Ava Gardner is another girl who is completely on the beam, who shows
up organized and bright and knowing her lines. We worked together
in 'One Touch of Venus' and it was challenging to meet her on the set
in the morning, realizing how much earlier she had to get up to get
to the studio. It takes me five minutes to get ready but it takes a
girl hours for make-up and wardrobe. The same when the day's
shooting is over. A fellow can just go home. A girl has to take off
make-up, change clothes, and then drive home.

Joan Leslie, like Ava, is so well organized. Her sureness amazes
me. In Joan, as in any good actress, efficiency means also
adaptability. She keeps flexible, takes direction quickly, almost
intuitively. There's a new little girl on the lot that's like that
too -- Phyllis Kirk. She was one of those who tested for Joan's
part. Phyllis has had experience in the theater but after all, this
is a new medium, and when we worked together in the test, she was so
fast, so quick to adapt to the people on the set, the crew, the

Where women have an edge on us, I think, is in their emotional
efficiency. They have so much capacity for feeling, they can summon
strength so often to share. My mother was like that. When my
brother Dick broke his arm, she was terrific. He had a bad fall, out
of a tree, and she saw it; but you'd never have thought anything
unusual had happened. She was completely calm, got him to the
doctor, fed and dressed him while it was in a cast. I'm sure she
must have fallen apart inside after the emergency was over, but while
it lasted, and for our sakes, she was organized and efficient.

I had a drama teacher like that in high school. Her name was Mrs.
Atkinson and she emanated security and peace to every kid in her
class. Teaching dramatics to a bunch of self-conscious high school
kids is no breeze, but Mrs. Atkinson was a woman thoroughly in
command of the situation. She had a powerful personality and nice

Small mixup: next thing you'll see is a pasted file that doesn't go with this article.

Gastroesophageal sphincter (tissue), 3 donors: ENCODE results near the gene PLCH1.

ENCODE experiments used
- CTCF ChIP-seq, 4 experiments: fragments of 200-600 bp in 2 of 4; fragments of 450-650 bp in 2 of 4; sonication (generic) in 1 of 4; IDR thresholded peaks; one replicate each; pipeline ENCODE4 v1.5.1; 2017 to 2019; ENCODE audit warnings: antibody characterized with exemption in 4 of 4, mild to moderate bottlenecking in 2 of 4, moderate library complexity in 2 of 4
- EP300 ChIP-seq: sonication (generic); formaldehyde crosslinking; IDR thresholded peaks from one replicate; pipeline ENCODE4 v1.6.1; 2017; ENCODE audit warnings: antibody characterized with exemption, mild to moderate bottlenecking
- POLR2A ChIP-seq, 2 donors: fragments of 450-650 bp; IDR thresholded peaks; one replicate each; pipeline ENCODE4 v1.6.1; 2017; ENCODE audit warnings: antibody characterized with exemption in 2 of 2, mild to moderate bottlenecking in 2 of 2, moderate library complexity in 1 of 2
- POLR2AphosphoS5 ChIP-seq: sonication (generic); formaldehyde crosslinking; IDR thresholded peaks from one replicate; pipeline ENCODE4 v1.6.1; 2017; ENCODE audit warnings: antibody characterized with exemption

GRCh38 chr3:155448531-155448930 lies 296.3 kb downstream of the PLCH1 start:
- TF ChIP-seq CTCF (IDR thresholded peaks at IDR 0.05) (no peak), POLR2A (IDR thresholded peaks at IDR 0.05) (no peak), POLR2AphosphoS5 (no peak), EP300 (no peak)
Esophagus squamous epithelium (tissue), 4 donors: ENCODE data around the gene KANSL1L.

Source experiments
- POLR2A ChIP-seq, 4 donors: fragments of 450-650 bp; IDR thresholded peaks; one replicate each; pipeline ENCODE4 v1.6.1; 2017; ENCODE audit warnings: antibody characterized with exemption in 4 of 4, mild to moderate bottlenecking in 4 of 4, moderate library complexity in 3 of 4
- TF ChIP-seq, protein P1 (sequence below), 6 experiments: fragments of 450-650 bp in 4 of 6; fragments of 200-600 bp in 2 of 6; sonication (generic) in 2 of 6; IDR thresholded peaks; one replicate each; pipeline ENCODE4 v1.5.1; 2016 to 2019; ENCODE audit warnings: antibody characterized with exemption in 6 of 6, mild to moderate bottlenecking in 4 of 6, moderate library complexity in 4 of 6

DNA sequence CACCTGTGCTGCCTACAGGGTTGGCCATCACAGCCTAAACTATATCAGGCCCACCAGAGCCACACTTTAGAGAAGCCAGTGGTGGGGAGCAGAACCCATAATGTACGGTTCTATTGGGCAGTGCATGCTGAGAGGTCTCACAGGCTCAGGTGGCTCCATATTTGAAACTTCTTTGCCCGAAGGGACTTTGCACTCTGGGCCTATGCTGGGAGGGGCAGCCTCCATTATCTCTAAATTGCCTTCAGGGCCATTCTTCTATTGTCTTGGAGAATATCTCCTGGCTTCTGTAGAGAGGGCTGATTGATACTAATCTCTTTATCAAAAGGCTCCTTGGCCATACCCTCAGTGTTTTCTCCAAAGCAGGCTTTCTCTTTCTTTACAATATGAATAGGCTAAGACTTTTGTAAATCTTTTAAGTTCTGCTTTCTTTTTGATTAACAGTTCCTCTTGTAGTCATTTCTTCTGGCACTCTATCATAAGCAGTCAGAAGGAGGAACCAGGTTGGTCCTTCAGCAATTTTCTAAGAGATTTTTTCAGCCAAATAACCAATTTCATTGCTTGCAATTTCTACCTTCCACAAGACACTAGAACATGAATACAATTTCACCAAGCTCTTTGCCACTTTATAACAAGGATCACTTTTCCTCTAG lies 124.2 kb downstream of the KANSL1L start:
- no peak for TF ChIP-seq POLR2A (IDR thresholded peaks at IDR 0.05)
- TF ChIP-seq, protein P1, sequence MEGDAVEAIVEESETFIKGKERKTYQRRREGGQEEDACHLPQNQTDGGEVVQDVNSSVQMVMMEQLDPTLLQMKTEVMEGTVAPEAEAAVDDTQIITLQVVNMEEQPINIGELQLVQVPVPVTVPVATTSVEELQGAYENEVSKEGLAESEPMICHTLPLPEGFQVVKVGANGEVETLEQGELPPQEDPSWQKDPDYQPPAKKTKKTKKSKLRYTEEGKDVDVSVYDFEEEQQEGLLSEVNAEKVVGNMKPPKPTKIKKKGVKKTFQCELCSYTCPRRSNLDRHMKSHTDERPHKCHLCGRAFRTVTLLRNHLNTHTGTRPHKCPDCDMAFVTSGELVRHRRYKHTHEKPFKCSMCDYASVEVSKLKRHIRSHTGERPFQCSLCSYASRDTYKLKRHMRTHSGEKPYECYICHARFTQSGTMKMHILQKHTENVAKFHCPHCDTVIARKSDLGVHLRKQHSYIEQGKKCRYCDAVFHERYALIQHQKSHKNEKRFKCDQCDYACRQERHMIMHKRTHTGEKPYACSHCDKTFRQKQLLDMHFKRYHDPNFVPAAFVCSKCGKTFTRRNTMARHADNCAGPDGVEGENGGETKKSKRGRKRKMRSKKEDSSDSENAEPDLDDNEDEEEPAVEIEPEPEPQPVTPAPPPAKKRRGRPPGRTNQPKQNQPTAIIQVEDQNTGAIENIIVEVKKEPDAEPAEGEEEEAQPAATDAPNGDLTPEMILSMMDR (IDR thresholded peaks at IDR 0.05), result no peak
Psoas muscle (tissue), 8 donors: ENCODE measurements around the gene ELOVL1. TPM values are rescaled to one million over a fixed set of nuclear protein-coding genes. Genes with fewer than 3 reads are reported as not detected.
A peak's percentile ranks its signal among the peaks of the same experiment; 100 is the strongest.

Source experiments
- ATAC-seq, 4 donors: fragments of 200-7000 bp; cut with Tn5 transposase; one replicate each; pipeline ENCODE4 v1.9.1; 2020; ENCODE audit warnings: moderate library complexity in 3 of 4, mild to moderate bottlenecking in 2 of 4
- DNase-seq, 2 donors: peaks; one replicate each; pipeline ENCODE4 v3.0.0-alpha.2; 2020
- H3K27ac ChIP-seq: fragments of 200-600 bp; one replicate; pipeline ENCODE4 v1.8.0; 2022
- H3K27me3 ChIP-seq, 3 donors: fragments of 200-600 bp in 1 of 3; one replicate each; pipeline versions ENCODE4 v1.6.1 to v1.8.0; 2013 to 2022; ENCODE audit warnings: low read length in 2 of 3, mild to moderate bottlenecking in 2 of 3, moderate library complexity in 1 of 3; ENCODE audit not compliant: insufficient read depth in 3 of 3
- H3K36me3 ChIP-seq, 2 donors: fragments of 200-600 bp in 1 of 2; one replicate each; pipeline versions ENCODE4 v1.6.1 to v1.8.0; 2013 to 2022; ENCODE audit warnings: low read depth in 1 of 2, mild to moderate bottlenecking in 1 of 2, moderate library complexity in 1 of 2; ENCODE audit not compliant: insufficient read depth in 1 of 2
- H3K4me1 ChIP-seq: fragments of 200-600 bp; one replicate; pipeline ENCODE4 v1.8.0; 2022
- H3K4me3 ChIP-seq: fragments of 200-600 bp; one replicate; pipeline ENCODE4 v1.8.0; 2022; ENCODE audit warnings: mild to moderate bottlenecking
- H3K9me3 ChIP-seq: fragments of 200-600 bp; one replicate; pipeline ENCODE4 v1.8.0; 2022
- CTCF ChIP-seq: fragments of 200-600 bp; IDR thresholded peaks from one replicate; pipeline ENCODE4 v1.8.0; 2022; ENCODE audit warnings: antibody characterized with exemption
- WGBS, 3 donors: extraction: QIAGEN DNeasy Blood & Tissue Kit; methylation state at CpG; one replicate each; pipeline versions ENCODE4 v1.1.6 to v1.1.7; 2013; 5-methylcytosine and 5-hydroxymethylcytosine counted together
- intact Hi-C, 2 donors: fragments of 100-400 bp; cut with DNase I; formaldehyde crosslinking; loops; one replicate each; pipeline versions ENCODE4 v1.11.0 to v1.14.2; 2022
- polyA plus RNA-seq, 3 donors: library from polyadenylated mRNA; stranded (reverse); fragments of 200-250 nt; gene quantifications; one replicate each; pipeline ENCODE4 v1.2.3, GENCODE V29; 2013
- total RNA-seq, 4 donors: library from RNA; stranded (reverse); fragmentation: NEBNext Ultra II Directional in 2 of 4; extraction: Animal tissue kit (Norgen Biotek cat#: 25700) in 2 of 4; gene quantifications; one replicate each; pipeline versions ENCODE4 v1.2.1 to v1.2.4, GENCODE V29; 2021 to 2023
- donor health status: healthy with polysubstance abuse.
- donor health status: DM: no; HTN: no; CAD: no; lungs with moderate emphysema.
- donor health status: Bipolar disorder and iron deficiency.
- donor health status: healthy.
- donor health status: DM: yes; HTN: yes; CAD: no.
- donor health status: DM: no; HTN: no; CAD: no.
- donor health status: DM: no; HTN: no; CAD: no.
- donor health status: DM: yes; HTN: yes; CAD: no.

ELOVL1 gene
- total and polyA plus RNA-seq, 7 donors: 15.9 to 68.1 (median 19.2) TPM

blonde hair and she taught the rudiments of acting without any
shortcuts or nonsense. She not only coached the class and staged the
plays, she built the scenery and took a hand at costumes. There was
nothing she couldn't do, and after a while, you relaxed and knew that
the play was going to come off and come off well. We did 'The Family
Upstairs' and 'Sun Up' and 'Smilin' Through' and had the time of our
lives. We also worked harder that we did in any other class because,
I guess, she accomplished so much and we wanted to do the same and
with all the organization and dispatch, she had the silkiest, nicest
Southern accent you ever heard.

That is one of the wonderful things about efficient women. They
usually have so much charm you aren't conscious of the three-ring
circus they handle with such dispatch. You go out to dinner and are
greeted by a hostess who looks so lovely and moves about among her
guests with such ease that you're inclined to accept the whole thing
without realizing the planning, the effort and the emotional
integrity behind it.

Not me. Not any more. After wrestling with a household myself a
bit, planning furniture and everything else on the wearable, durable
side so that it won't be necessary to harp on my kids 'don't do
this,' 'don't do that' -- I've learned a few things.

I don't believe that a man, no matter how well he organizes, can
quite compete, because his attack is mental. He may figure the
chores down to the last, the nth degree, and still not be able to
mesh it all with the emotional flexibility that can cope with a sick
child, a harassed man, or the problems of countless friends who need
moral support. Here's to 'em and God bless 'em."

Copyright "Filmland" Magazine